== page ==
Moderators and Discussion Leaders: Wynne Cougill and

Hassan Mneimneh.


12:30-2:00 pm

Lunch at DC-CAM


2:00-3:30 pm

Technical issues in collecting, preserving and using documents


Formal presentations (25 minutes each) by


    HLC on challenges with database management in former



    HREIB on collecting documents from multiple sources.


    IMF on massive state documents and collection challenges


    Moderator and Discussion Leaders: Serge Koskinen and

    Fredy Peccerelli


3:30 - 4:00 pm



4:00 - 5:30 pm



Moderator and Discussion Leaders: Rebecca Lichtenfeld and Fredy Peccerelli


5:30 pm

car will bring you to your hotel, dinner: free



Friday, March 4, 2000


8:30 am

Car will pick you up at your hotel


9:00 - 10:30 am

Case-Studies in documentation and planning for the future


Formal presentations (30 minutes each) on:


    Latin America/Southern Cone (Louis Bickford)


    Afghanistan (G. Dastgir Hedayat)


    Discussion (30 minutes)


    Moderator and Discussion Leader: Marko Minic


10:30 - 11:00 am



11:00 am-1: 00 pm 

Meet with Survivor and perhaps Film re: Cambodia


1:00 - 2:30 pm



2:30 – 4:00 pm 

Determining the direction of the Affinity group

    How can this approach be useful to members?

    Each member: 5 minutes on vision, including


Goals of the Affinity group

Its size and future composition

Future activities: overall direction of the development of “useful

materials” (presentations, strategic plans) and handbook/guidelines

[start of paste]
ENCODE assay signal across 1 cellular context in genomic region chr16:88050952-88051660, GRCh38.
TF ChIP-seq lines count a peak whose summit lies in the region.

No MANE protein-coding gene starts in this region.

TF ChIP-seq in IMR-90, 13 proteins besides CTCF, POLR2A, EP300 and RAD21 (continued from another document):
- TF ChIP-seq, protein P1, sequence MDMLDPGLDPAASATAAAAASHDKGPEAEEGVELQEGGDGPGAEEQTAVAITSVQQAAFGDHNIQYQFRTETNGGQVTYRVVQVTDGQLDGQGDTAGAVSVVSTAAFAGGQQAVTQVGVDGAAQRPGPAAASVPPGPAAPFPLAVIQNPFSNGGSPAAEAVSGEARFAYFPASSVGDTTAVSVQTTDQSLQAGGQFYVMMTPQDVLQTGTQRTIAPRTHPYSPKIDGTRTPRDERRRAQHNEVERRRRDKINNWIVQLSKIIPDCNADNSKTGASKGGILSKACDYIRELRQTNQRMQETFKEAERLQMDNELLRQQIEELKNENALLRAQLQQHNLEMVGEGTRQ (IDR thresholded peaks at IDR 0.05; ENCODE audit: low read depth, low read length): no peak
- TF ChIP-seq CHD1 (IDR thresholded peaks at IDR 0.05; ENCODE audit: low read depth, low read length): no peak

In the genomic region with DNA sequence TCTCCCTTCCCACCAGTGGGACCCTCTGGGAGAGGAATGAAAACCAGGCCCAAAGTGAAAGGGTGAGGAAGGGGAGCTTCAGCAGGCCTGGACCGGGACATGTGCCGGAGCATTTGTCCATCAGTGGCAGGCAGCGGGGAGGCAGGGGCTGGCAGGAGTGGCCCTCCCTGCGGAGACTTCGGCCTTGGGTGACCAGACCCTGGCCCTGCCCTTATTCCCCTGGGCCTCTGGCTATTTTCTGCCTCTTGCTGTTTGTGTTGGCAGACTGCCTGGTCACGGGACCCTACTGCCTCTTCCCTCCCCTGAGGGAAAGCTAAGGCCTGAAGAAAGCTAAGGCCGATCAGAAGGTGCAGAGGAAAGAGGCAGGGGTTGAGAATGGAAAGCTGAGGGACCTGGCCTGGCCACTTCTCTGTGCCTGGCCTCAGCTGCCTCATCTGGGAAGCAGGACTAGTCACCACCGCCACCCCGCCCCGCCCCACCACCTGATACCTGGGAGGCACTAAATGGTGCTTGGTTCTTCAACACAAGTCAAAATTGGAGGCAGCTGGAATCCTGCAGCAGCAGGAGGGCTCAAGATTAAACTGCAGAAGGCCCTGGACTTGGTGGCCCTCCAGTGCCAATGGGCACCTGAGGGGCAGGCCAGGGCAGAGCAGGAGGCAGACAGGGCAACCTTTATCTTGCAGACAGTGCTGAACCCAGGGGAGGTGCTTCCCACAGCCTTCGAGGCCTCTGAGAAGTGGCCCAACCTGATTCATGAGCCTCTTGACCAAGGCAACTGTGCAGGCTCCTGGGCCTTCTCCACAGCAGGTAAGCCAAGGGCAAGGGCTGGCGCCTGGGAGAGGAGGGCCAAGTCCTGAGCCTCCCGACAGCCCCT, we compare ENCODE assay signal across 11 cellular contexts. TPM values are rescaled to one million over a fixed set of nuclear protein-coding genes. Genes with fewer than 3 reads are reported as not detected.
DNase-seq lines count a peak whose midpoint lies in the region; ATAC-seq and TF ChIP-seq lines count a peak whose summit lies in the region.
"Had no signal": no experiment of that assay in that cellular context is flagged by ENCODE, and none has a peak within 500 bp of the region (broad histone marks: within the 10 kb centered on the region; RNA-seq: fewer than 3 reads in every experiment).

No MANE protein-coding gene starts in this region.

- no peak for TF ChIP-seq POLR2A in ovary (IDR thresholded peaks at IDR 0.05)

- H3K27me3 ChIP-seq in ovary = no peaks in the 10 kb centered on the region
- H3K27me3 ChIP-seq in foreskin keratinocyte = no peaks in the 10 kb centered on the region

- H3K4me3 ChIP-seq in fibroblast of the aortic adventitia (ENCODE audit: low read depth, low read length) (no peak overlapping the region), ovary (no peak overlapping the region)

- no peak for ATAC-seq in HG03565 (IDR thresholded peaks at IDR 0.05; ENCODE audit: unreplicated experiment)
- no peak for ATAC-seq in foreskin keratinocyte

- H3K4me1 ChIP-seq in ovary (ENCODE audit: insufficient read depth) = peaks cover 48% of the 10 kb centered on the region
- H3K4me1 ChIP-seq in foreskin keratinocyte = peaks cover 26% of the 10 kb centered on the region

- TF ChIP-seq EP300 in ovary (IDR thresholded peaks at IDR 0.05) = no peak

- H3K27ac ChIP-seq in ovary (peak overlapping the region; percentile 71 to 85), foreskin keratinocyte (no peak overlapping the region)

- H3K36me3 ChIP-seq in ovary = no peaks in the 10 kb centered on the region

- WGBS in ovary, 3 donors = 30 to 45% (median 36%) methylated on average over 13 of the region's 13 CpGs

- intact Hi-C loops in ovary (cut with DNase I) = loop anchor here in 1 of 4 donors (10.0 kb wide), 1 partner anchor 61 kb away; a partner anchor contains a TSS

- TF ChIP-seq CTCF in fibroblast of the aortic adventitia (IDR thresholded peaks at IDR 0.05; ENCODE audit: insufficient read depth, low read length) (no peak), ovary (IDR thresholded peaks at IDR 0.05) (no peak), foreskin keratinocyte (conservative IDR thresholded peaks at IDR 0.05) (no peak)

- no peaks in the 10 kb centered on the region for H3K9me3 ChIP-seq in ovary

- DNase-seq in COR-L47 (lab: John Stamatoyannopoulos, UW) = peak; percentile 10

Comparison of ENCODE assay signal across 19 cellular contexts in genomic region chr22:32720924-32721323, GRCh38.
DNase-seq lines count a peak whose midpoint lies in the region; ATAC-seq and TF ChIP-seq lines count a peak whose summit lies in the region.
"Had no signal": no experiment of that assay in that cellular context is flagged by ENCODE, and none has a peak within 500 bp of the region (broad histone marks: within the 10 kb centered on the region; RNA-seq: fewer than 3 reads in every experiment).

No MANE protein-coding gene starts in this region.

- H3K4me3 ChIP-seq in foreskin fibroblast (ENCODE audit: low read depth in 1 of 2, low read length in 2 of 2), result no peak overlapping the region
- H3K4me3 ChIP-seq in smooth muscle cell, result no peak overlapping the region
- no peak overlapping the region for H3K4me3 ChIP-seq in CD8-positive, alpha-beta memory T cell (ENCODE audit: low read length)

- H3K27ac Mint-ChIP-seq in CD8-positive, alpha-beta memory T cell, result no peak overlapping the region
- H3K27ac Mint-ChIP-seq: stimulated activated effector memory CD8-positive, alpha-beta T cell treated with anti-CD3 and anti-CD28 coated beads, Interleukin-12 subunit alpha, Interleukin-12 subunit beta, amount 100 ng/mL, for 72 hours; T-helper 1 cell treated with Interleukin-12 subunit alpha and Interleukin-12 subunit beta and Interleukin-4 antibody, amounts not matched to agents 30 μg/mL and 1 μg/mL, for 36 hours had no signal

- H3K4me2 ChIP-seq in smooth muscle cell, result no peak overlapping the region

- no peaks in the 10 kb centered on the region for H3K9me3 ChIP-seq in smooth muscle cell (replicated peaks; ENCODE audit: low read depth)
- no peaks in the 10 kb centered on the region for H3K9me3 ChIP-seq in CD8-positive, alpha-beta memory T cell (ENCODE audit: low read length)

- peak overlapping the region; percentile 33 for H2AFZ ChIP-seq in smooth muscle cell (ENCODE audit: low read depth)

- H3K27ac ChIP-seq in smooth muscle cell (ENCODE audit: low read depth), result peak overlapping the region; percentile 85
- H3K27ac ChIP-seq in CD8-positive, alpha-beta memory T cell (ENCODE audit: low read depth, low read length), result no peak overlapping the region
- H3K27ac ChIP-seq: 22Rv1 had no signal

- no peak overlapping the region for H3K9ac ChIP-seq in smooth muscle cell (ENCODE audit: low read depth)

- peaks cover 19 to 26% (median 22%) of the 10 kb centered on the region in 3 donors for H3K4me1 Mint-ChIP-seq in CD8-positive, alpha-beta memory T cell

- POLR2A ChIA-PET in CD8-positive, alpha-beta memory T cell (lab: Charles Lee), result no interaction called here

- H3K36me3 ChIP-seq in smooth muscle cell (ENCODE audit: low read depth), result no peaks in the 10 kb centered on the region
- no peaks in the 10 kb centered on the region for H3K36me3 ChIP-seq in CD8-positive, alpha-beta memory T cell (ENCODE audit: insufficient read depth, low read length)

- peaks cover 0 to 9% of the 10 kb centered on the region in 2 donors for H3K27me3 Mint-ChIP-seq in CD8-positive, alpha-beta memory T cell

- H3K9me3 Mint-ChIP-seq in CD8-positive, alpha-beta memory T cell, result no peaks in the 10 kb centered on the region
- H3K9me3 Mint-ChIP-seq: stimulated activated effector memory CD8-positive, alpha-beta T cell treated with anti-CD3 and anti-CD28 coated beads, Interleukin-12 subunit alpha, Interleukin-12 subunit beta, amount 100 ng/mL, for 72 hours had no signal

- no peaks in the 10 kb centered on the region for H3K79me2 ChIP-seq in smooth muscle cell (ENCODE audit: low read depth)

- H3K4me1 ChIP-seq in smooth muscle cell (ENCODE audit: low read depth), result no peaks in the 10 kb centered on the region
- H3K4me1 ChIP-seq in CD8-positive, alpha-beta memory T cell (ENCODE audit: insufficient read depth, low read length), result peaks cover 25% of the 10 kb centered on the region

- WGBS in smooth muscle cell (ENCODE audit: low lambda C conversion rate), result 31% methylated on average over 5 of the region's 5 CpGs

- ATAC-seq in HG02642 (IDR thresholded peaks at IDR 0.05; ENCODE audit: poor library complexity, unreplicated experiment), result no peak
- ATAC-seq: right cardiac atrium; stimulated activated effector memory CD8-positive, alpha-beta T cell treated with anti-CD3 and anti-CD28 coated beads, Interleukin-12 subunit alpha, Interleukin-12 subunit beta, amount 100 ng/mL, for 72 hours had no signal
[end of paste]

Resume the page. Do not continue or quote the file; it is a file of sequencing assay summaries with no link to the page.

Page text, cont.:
Considering technical issues to be addressed in future meetings

Types of documentation activities

Document preservation, archiving and security

The role of films, photographs, radio, and other media

The role of documentation in transitional justice

Public awareness and education

Group networking (e.g., newsletters, shared website, providing articles for other members’ publications)

The provision of direct technical assistance to other members

Next meeting (Berlin?)


Moderator and Discussion Leader:  Patrick Pierce


Dinner hosted by DC-CAM



Saturday, March 5, 2000


Members depart; DC-CAM will pick you up and bring you to the airport



Attachment 2: Participant List


Participant List

Documentation Affinity Group Meeting

March 1 – 15, 2004

Phnom Penh, Cambodia



Louis Bickford

International Center for Transitional Justice

20 Exchange Place Floor 33

 NY, NY 10005

917 438 9324


Youk Chhang

Documentation Center of Cambodia (DC-CAM)

P.O. Box 1110, Phnom Penh, Cambodia

Tel: (855) 23 211 875

Fax: (855) 23 210 358


Wynne Cougill

Documentation Center of Cambodia (DC-CAM)

P.O. Box 1110, Phnom Penh, Cambodia

Tel: (855) 23 211 875

Fax: (855) 23 210 358


G. Dastgir Hedayat

Afghanistan Independent Human Rights Commission

Pul-i-Surkh, Karti 3, Kabul, Afghanistan

Tel: +93 (20) 2500676

Tel: +93 (20) 2500677

Tel: +93 (20) 2500197


Serge Koskinen

Canadian International Development Agency

Tel: 819-953-5649


Rebecca Lichtenfeld

International Center for Transitional Justice

20 Exchange Place Floor 33

NY, NY 10005

Tel: 917 438 9307


Marko Minic

Humanitarian Law Center

Makenzijeva 67

11110 Belgrade
Serbia and Montenegro
Tel/Fax: +381-11-344-43-48 
Tel/Fax: +381-11-344-34-23


Hassan Mneimneh

Iraq Memory Foundation

Tel: 202-460-4510 


Patrick Pierce

Human Rights Education Institute of Burma

P.O. Box 37

Chiang Mai University

Chiang Mai 50202 Thailand

Fredy Peccerelli

Guatemalan Forensic Anthropology Foundation

Avenida Simeon Cantas 10-64

Zona 2

Guatemala City, Guatemala 01002

Tel: 502 5514 3129


Khin Maung Shwe

Human Rights Education Institute of Burma

P.O. Box 37

Chiang Mai University

Chiang Mai 50202 Thailand



[1] International Workshop, 15-17 January 2004, Budapest, Hungary, “DOCUMENTATION, TRUTH, and ACCOUNTABILITY: Creating Conditions for Dealing with the Past in the Former Yugoslavia”, Humanitarian Law Center.